Release Date: Out now!
Though it wears the name you shouldn’t be fooled, this isn’t a Gothic game except in name, instead we have a Western RPG more akin to the Elder Scrolls IV: Oblivion but without the freedom, instead taking a third-person view, a large world but linear world, far too many fetch quests and bundling it all up into a box.
The tale starts of promisingly enough if predictably, you begin a series of basic yet rather odd quests to please the father of your bride-to-be. After she agree’s to marry you and a few other little things happen your entire village is burned to the ground and its occupants killed, including your beloved. Cue a mission of vengeance against the mad King who ordered the attack and a journey to claim a powerful artifact with a few so-called “twists” along the way. Initially things are simple and rather stale, you simply venture across the world trying to get access to the next bit of world so you can repeat the process with the goal of finding said shiny object. But as you progress the plot becomes more non-sensical at the ending left me feeling rather let-down.
But the bad news is the whole thing is let down by poor voice-acting and peculiar dialogue choices and glitches that leave the world feeling rather less immersive than it should be. Most characters you meet will sound mad and eccentric but mostly not in a good way. Your lead character (who has no name) is one of the very few with half-decent voice-acting yet still often fails to get the inflections and tones for the conversations right.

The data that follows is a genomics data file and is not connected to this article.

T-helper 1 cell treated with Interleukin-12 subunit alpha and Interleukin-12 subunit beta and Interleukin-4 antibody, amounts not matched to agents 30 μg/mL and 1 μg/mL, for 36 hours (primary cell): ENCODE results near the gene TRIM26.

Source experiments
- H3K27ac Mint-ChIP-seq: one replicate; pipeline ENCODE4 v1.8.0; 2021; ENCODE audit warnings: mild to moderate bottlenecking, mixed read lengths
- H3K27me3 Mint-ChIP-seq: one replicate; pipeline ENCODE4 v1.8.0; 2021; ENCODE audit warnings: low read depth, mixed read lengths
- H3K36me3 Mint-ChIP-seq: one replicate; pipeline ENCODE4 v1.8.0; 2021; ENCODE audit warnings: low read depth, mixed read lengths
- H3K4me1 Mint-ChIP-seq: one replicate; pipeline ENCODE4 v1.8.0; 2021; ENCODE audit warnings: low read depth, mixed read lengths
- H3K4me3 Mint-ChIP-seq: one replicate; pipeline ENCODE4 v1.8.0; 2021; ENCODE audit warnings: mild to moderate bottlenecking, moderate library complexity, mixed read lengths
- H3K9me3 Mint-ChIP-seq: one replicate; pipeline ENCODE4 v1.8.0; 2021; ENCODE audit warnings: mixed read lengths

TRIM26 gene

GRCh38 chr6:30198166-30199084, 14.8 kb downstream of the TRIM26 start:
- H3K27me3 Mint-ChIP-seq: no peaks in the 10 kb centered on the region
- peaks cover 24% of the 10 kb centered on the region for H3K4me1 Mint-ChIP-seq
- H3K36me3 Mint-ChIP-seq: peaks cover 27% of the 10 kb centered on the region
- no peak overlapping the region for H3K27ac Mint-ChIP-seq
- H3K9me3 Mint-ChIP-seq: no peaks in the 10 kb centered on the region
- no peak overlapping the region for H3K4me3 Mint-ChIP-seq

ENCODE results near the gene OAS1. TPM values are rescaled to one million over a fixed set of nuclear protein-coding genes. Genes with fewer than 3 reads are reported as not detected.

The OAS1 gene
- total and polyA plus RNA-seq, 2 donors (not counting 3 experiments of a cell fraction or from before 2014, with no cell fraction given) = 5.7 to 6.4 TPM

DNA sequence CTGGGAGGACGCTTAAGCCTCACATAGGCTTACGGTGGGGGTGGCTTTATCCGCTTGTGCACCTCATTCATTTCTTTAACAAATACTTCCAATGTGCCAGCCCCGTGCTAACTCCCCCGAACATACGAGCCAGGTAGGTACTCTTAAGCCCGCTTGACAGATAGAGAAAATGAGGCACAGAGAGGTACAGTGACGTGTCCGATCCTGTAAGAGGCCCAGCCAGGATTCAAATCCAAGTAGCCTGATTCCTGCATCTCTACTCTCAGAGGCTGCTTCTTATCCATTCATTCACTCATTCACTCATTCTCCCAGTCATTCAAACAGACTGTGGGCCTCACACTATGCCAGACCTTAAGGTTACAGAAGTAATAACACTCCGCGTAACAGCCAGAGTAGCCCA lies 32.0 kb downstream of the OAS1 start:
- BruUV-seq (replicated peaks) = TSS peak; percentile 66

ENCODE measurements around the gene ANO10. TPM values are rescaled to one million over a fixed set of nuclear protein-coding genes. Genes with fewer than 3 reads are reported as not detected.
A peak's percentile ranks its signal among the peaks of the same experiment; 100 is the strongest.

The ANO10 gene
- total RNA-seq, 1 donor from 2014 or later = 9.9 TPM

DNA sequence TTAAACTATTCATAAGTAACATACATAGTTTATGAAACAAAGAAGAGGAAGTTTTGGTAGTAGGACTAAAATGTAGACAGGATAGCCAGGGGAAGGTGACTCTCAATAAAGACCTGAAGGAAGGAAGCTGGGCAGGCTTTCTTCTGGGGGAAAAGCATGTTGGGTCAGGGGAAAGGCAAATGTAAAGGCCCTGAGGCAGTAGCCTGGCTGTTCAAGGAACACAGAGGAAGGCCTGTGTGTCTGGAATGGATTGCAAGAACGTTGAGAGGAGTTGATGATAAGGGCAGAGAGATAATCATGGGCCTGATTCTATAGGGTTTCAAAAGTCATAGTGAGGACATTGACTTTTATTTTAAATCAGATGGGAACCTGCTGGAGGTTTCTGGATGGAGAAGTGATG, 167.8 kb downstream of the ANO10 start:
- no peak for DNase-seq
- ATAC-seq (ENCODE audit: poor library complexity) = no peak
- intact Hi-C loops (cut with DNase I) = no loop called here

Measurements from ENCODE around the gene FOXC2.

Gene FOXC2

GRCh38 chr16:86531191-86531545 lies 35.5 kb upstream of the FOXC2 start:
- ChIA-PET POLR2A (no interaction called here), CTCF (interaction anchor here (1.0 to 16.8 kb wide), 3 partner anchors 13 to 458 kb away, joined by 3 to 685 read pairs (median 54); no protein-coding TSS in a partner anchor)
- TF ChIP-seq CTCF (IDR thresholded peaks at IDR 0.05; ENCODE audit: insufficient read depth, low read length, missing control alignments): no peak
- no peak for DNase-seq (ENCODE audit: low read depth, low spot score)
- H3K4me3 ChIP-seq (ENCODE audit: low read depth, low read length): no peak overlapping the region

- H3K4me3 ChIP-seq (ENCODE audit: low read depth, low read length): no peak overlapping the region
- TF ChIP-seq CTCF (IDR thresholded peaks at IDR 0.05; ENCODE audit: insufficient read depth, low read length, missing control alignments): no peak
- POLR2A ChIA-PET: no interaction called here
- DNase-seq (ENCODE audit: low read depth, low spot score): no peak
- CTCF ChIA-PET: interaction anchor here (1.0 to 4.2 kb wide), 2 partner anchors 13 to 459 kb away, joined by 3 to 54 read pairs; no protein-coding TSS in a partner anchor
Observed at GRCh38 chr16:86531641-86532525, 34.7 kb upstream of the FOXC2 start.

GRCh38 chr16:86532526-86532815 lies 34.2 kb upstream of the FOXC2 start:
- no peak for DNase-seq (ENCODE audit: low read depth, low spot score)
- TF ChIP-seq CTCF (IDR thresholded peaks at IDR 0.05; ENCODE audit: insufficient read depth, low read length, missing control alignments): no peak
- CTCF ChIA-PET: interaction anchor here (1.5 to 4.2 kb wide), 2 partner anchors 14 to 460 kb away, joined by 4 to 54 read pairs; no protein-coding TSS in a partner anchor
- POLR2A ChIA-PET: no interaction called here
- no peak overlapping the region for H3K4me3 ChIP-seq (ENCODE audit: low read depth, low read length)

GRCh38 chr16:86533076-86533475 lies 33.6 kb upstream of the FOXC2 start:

There is a dialogue tree included, but more often than not it has one choice leading me to wonder why the damn conversation didn’t just play out instead of making me click a button for no reason. At other points the subtitles simply don’t match what the characters are saying, or even dumber, the spelling is wrong. And to top it off the dialogue options quite often don’t make any sense, repeat themselves or quest details can be enquired as to even though you’ve already finished it. Barmy.